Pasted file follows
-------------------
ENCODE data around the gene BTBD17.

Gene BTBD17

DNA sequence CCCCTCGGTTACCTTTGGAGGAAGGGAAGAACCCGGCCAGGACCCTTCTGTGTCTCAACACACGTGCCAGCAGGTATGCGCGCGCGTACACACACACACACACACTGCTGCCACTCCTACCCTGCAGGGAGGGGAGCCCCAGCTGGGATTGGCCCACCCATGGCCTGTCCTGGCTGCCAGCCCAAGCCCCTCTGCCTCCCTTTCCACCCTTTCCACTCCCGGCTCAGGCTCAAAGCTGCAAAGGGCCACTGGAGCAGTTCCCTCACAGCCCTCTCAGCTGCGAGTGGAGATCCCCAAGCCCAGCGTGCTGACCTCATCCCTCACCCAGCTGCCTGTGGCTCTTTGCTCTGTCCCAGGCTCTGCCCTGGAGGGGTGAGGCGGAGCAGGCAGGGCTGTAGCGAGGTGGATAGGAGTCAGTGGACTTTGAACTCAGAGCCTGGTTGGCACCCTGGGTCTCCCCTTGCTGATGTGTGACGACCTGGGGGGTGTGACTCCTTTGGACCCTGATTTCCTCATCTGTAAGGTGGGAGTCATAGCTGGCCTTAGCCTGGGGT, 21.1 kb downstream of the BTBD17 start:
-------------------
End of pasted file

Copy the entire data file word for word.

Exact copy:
ENCODE data around the gene BTBD17.

Gene BTBD17

DNA sequence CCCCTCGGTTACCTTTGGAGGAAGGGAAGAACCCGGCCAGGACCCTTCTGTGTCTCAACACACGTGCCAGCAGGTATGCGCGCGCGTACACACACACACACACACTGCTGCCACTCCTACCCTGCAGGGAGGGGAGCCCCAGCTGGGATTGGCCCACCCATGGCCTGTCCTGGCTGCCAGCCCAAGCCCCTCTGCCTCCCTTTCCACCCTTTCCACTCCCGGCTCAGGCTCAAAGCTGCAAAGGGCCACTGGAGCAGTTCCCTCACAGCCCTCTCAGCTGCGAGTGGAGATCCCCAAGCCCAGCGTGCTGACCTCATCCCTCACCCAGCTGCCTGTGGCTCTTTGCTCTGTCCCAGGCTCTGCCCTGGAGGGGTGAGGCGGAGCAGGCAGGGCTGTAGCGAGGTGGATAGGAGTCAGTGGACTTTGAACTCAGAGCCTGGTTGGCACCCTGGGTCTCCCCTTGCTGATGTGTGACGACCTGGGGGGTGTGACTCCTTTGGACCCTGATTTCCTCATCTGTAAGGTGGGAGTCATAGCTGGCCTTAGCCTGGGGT, 21.1 kb downstream of the BTBD17 start: